Referring to FIG. 2 which shows a functional block diagram of the metering communications module (COMMOD) used to provide subscriber viewing status information to a central head-end monitor over a dedicated pair of telephone wires (a telephone pair). Each dedicated pair of telephone wires may have a plurality of COMMODs attached to it. The telephone pair 1 provides power to the COMMOD which is voltage regulated by power supply 2. The output voltages from the power supply are applied to the clock 3, address strap 4 and the addressable asynchronous receiver transmitter (AART) 5. Signalling from the central unit to the COMMOD is achieved by interrupting the supply voltage on the telephone pair 1. Thus isolation diode 6 is provided to prevent the signalling information from disrupting the circuit, s power supply. Signalling from the central unit arrives serially at the Rv terminal of the AART 5 and is clipped to the regulated supply voltage +V by diode pair 7. Diode pair 7 also prevents transient voltage spikes which may be present on the telephone pair 1 from damaging the AART by ensuring that the voltage levels arriving the Rv terminal of the AART do not exceed the supply voltages applied to the AART. The AART is a readily available conventional integrated circuit, for the example part number MC14469 manufactured by Motorola. The central unit signalling to the COMMOD comprises a serially transmitted COMMOD address. Each COMMOD's address is strapped using address strap 4 to an address which is unique among all COMMODs connected to telephone pair 1. Providing a unique address for each COMMOD enables the central unit to poll a plurality of COMMODS each responding to its own unique address. The AART responds to its polling address by capturing the status indication of up to 3 subscribers as provided by each subscriber's status monitor 8 which is described and shown in more detail in FIG. 3 and the description accompanying same. The subscriber status information is serially transmitted out of the Tr terminal of the AART at a speed set by clock 3. The transmitted signalling is applied to the telephone pair I via a transistor 9 which either saturates thus shorting the telephone pair 1 or remains open leaving telephone pair 1 unaffected.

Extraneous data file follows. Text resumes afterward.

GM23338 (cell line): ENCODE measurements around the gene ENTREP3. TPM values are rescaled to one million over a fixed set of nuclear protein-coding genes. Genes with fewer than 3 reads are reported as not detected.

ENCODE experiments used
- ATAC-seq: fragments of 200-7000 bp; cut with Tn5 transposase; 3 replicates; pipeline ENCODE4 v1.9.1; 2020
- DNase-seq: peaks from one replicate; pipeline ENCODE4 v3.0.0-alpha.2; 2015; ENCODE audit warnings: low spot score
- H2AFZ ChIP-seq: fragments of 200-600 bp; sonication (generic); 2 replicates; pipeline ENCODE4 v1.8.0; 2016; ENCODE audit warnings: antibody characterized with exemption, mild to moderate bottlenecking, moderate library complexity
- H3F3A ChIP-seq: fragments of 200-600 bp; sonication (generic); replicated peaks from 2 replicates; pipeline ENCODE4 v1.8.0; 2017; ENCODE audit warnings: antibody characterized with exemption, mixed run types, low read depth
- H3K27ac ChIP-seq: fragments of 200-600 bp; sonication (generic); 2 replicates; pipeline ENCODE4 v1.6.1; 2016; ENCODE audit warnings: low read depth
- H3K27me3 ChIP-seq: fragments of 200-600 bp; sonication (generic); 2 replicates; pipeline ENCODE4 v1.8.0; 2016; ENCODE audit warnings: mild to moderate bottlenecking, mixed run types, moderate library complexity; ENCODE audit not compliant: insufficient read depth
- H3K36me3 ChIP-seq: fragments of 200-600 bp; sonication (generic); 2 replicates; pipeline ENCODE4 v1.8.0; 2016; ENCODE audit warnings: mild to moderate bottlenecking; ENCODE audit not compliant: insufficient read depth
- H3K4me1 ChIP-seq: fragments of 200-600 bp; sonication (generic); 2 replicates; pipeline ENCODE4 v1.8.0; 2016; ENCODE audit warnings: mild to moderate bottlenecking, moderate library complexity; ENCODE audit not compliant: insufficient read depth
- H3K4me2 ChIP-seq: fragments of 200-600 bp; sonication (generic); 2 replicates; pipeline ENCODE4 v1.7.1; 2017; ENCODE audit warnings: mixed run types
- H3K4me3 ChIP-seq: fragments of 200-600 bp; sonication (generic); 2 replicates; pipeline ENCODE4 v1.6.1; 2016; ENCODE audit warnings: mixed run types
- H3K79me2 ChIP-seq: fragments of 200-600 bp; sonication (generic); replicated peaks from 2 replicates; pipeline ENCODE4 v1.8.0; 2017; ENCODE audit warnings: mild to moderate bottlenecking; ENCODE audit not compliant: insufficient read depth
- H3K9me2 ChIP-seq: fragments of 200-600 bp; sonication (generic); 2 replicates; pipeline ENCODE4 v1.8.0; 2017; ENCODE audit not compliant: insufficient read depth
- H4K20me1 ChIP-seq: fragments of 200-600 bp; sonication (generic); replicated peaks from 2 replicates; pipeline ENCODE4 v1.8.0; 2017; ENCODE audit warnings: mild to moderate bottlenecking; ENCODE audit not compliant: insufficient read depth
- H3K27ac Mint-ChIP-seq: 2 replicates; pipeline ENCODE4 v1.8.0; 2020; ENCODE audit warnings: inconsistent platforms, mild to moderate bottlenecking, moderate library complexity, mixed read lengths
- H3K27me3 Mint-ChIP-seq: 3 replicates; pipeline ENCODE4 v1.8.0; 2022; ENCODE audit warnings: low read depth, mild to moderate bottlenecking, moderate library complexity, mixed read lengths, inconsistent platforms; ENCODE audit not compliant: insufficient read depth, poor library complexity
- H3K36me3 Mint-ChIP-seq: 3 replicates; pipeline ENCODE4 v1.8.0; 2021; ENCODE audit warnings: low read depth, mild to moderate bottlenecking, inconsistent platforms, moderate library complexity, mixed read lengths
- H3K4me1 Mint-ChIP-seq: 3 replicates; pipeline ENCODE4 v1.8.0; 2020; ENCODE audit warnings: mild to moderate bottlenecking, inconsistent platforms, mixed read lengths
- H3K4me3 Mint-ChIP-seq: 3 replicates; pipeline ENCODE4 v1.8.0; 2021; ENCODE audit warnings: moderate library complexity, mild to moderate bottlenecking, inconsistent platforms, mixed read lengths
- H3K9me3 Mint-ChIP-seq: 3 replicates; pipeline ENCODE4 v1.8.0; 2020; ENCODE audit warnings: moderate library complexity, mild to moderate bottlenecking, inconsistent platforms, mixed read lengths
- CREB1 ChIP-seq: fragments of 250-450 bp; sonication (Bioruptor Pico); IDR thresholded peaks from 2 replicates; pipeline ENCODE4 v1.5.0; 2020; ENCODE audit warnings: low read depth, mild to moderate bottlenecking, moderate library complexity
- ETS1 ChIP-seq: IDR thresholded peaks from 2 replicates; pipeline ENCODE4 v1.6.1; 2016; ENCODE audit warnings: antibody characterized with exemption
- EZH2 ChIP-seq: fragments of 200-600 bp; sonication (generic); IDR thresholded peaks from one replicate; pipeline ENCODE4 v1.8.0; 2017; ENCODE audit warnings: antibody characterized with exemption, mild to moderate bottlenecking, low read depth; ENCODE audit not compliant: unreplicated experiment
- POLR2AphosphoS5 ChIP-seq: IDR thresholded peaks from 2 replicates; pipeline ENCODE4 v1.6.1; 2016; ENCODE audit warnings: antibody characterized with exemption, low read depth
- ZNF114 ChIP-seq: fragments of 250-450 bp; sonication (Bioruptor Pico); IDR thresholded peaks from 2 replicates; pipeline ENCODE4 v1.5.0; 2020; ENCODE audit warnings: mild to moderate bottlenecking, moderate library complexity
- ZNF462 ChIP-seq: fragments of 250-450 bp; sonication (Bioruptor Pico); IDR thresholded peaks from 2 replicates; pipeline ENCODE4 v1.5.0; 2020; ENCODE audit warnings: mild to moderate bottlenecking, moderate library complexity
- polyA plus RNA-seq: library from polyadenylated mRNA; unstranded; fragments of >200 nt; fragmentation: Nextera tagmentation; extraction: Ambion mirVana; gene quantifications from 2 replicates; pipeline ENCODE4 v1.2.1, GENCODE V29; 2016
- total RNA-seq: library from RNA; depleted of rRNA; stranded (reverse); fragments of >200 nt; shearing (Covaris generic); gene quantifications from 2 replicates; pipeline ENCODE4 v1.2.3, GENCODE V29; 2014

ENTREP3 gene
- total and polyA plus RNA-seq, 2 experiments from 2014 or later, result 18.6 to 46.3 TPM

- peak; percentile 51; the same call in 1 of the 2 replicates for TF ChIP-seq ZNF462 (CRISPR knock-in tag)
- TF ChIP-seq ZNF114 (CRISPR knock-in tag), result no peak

Referring now to FIG. 3, the subscriber status monitor 8 is shown in more functional detail. Each subscriber status monitor provides 2 status signals to the AART 5. The subscriber status monitor works in conjunction with a CATV filter 9 and set-top unit 10, the operation of which unit is detailed in U. S. patent application Ser. No. 005,979, now U.S. Pat. No. 4,878,245, incorporated herein by reference. In summary, the set-top unit 10 superimposes a positive or negative DC voltage on the CATV subscriber drop 11 which either activates or deactivates CATV signal filter 9. This switching of CATV signal filter 9 allows the subscriber to receive or be blocked from receiving premium TV signals carried on the CATV network. The DC voltage which is applied to the filter 9 via CATV line 11 is also passed along CATV line 11 to the subscriber status monitor 8. This DC voltage biases one and only one of the diodes in optoisolators 12 or 13. Thus the signals presented to the AART 5 by the subscriber status monitor 8 can be listed as follows:
00--no DC voltage applied, set-top unit 10 not powered
01--premium channel viewing enabled
10--premium channel viewing disabled
11--invalid, circuit alarm condition, a transmission or device failure.
It should be noted that the COMMOD must be designed to meet 2 objectives. First, power consumption should be minimized (i.e. no more than say 500 micro-amperes), as each telephone pair 1 supplies both the power to run the circuit as well as the signalling path between the plurality of COMMODs and the central unit. Secondly, the COMMOD is positioned outside in the subscriber distribution trunking and must therefore be able to operate in extreme temperature conditions (i.e. -40° C. to 60° C.). To meet the temperature requirement for example, the capacitors used in the clock circuit 3 should be mica which has negligible capacitance variation over the operating temperature range compared to ceramic capacitors which have wide variation.